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Class notes

by: Jennifer Pacicco

Class notes American Studies/ History 2410- 80

Jennifer Pacicco
GPA 3.74
Modern U.S. Immigration History
Professor Tom Guglielmo

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About this Document

Modern U.S. Immigration History
Professor Tom Guglielmo
Class Notes
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This 5 page Class Notes was uploaded by Jennifer Pacicco on Friday January 23, 2015. The Class Notes belongs to American Studies/ History 2410- 80 at George Washington University taught by Professor Tom Guglielmo in Winter2015. Since its upload, it has received 105 views. For similar materials see Modern U.S. Immigration History in American Studies at George Washington University.

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Date Created: 01/23/15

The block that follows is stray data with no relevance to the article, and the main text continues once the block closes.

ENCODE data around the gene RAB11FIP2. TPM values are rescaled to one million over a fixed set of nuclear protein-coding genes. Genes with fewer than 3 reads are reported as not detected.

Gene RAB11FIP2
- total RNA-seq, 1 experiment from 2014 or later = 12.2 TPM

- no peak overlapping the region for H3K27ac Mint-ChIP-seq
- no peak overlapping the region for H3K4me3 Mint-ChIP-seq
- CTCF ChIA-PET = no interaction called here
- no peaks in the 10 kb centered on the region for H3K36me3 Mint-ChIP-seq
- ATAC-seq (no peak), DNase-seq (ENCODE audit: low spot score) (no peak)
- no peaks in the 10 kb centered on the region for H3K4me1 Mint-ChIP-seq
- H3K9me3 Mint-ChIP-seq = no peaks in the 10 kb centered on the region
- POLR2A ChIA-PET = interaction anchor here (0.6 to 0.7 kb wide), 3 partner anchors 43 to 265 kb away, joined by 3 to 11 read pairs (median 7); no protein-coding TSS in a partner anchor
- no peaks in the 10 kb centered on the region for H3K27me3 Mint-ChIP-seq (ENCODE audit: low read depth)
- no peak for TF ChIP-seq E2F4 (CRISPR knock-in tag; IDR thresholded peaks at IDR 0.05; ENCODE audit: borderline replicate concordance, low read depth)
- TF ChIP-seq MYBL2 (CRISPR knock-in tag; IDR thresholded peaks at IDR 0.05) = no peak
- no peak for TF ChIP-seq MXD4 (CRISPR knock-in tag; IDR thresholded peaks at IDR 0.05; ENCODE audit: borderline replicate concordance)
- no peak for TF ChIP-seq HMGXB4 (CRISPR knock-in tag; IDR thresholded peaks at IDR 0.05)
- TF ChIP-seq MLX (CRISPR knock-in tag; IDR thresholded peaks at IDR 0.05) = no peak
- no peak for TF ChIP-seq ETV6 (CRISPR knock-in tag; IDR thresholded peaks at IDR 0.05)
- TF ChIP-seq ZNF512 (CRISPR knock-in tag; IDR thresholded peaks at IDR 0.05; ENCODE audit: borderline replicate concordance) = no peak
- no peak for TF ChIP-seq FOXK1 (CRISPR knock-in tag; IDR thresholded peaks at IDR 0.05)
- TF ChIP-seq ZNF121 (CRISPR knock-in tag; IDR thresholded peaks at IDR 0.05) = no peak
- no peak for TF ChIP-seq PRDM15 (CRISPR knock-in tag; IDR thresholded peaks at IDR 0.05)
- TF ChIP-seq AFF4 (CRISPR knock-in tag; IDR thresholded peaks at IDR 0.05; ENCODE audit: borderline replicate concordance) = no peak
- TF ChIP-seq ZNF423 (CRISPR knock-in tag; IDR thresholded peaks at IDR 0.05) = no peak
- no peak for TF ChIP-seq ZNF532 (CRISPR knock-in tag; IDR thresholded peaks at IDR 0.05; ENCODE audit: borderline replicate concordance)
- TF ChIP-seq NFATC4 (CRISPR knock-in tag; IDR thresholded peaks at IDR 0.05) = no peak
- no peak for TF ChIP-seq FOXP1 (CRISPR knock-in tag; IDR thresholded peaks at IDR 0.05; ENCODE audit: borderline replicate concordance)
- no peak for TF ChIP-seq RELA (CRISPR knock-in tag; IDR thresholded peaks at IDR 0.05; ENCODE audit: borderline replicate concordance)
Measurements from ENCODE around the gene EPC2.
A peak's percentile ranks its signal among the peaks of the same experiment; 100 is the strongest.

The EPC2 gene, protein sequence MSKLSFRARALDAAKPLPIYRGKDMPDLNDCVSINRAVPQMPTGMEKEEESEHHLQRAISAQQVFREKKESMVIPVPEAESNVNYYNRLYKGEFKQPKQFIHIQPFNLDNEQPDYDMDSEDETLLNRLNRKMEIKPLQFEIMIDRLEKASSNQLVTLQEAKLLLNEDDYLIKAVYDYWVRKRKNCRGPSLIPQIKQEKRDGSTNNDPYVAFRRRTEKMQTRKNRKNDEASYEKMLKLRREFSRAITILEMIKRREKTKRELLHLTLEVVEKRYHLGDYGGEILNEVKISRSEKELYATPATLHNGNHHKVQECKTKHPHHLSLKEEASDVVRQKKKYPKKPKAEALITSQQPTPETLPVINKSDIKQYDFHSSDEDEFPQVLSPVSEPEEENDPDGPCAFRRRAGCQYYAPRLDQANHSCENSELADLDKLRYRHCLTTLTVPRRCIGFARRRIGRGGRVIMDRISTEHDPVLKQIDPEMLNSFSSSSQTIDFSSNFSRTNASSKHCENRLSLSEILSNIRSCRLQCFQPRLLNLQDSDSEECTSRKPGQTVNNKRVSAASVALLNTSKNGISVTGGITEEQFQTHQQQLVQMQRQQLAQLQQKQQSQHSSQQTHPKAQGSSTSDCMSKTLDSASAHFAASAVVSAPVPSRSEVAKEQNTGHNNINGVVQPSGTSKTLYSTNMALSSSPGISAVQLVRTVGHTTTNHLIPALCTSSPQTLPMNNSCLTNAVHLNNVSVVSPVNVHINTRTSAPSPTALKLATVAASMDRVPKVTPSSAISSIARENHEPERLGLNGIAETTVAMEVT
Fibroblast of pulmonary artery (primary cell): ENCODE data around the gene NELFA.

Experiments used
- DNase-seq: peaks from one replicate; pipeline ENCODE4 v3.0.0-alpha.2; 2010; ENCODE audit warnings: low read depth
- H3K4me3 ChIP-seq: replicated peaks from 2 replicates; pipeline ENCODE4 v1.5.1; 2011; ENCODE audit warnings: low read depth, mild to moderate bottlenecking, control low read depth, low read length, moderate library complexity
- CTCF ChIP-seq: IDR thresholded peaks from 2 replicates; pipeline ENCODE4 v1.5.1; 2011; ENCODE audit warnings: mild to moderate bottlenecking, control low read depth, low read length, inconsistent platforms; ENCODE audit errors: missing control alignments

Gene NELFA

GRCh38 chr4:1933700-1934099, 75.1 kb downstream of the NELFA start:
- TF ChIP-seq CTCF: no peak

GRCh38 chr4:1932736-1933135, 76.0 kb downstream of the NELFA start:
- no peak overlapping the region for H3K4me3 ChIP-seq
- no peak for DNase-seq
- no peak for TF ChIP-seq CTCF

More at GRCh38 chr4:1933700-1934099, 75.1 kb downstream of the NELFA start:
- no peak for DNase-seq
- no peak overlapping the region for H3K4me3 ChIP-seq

Naturalization Becoming and not becoming an American Process by which immigrants become US citizens The process is extremely complicated The key that unlocked the golden door for immigrants 0 Right to vote education access all professions Who could and who couldn t Color was most important question on immigration form in order to become a citizen 0 One of the very rst aws congress passed was quotonly free white persons could become citizensquot 0 Had to be living here for 2 years 0 Couldn t be an indentured servant 0 During reconstruction some congressmen wanted the clause expunged New law for naturalization for Africans and African decent o No one thought they would actually immigrate 0 Where things stood in the latter part of the 19th century 52 court cases involved with people from all over the world Courts had to decide whether or not they were citizens Ah Yup 1878 o Is a person of the Mongolian race within this statute 0 Hard to de ne what quotwhitequot is o Ruled that he was not a white person and could not naturalize Roddguez1897 o Immigrated from Mexico and lived in US for 10 years 0 Wanted to become a citizen 0 His right to naturalize was challenged by local politicans because political domination would not last if they could vote 0 Court ruled in the favor of Rodriguez Rodriguez was the only exception told everyone else no Things got complicated because courts ruled differently 0 Changed from year to year with different races 0 Contradictory rulings Supreme Court cases Ozawa 1914 0 Wanted to become to citizen and was turned down in Hawaii because local officials said he was not white 0 Came to the US as a student 0 quotAt heart I am a true Americanquot 0 Court ruled that he was ineligible to naturalized because he was clearly of a race that was not Caucasian due to science white and Caucasian mean the same thing 0 Thind 1923 o Is he white and does he have the ability to naturalize 0 Born in India graduated from college and served in the army 0 Federal district court ruled in his favor pieces of the US government challenged this decision 0 Optimistic he was a veteran most scienti c authorities thought that South Asians were white 0 Court ruled against Thind because white and Caucasian were not the same thing did not rely on science because it too inconclusive and inclusive US government stripped South Asians of citizenship o Vaisho Das Baghai Most Japanese immigrants lived out west where they had Alien Land Laws o If you are an immigrant that cannot be naturalized you are ineligible for land 0 1924 immigration act excluded every Asian group except Japanese but after Ozawa and act sad they couldn t come 0 Japanese American internment during World War II Women and Naturalization 0 Women s citizenship rights were derivive derived from the citizenship status of their fathers or husbands 1855 Congress passed a law that said if you are an immigrant women who is a non citizen if you marry a citizen you become a citizen if you are racially eligible 1907 Law passed if a female US citizen married a non us citizen they lost their citizenship 1922 Cable Act said in most cases citizen status and marriage status are separate statuses o Racial catch if you lost your citizenship you could only regain it if your husband was eligible to naturalize o 1931 women could regain their citizenship regardless of their race or the race of their husband Chinese Exclusion and Its Consequences Restriction What and Why From Restriction to Exclusion More Exclusion Exclusion s Lasting Bureaucratic Effects Resistance Take Home Points P P FP NE Chinese started to come to the United States in the 18405 due to the gold discovery and continued to come due to job opportunities on things like railroads Never came in large numbers only 3 of total immigrants Concentrated in the west where discrimination began In California passed laws to try to exclude laws to restrict Chinese 0 1879 New Political party called the quotWorking Men s Partyquot formed on an anti Chinese platform 0 1879 California state referendum to bar Chinese immigration passed by a massive landslide 1880 Both political parties supported some form of Chinese exclusion 1882 Chinese Exclusion Act Bar all Chinese laborers coming for 10 years and Chinese immigrants could never become a citizen Why Chinese were targeted 1 Chinese were exceedingly vulnerable could not become citizens and vote 2 Intensity of anti Chinese sentiment all over the world 3 Class con ict turned into race con ict 0 Industrial capitalism was causing immense social strife Many people that used to be artisans and small scale farmers had to work in large scale jobs were the work was brutal Emergence of unions Socialist party AFL Bottom Up connection between class con ict and Chinese exclusion Many workers proudly de ned themselves as white workers and saw their biggest enemies were those they de ned as non white They were the true source of all of their biggest problems Many Western US workers demanded Chinese exclusion in order to solve their work problems Top down connection Some employers and politicians were happy to support workers in their ideas Saw Chinese exclusion as a relatively painless concession to workers Better then more pay or ability to organize The 1882 Law was exclusionary to Chinese laborers had many important loopholes Different ways to get to the US then by boat 0 Allowed reentry with no way of validating it was true 0 Enforcement officers were not paid a lot Over time these loopholes were eliminated The 1888 Law says you cannot come in unless you were apart of a protected status students teachers merchants travelers o More money into enforcement of laws 0 Did not allow reentry 1892 Chinese exclusion extended 10 years 1902 Chinese exclusion renewed and extended to all US possessions around the world Exclusion expands to other groups 0 1882 Convicts lunatics idiots and those likely to become a public charge 0 1885 Contract Laborers o 1891 Polygamists o 1903 Anarchists 1917 All Asians except Japanese and Filipinos 1924 Japanese excluded Spread to other countries 0 19205 Brazil Canada New Zealand placed some kind of restriction on Chinese exclusion Bureaucratic Effects the government had to grow in order to control these restrictions 1 Angel Island in San Francisco Bay quotwest coast version of Ellis Islandquot a Set up to restrict immigration into the US b Many people spent weeks and months there in order to make sure they could be let in c Rejection rate was 18x higher then Ellis Islands 2 Green cards a All immigrants needed to have some form of identi cation 3 Unauthorized documentation and immigration a Became a criminal offense b Any person who had fraudulant certi cates could be guilty of misdemeanor ne of 1000 and be in prison for 5 years Many Chinese immigrants fought back with lasting impacts 1 Unauthorized and undocumented immigration a Around 17000 Chinese between 1882 1920 2 Courts Chinese were called unAmerican a Some 20 cases reached the US supreme Court b Wong Kim Ark Parents were Chinese immigrant that would not allow him to reenter after a trip to China because he wasn t a citizen Supreme Court in favor of Wong because he was born here Summarize 1 Nation by design US federal government decided who could come to the United States and who couldn t 2 Monumental signi cance of Chinese exclusion 3 Chinese immigrants responded to these policies in any way they could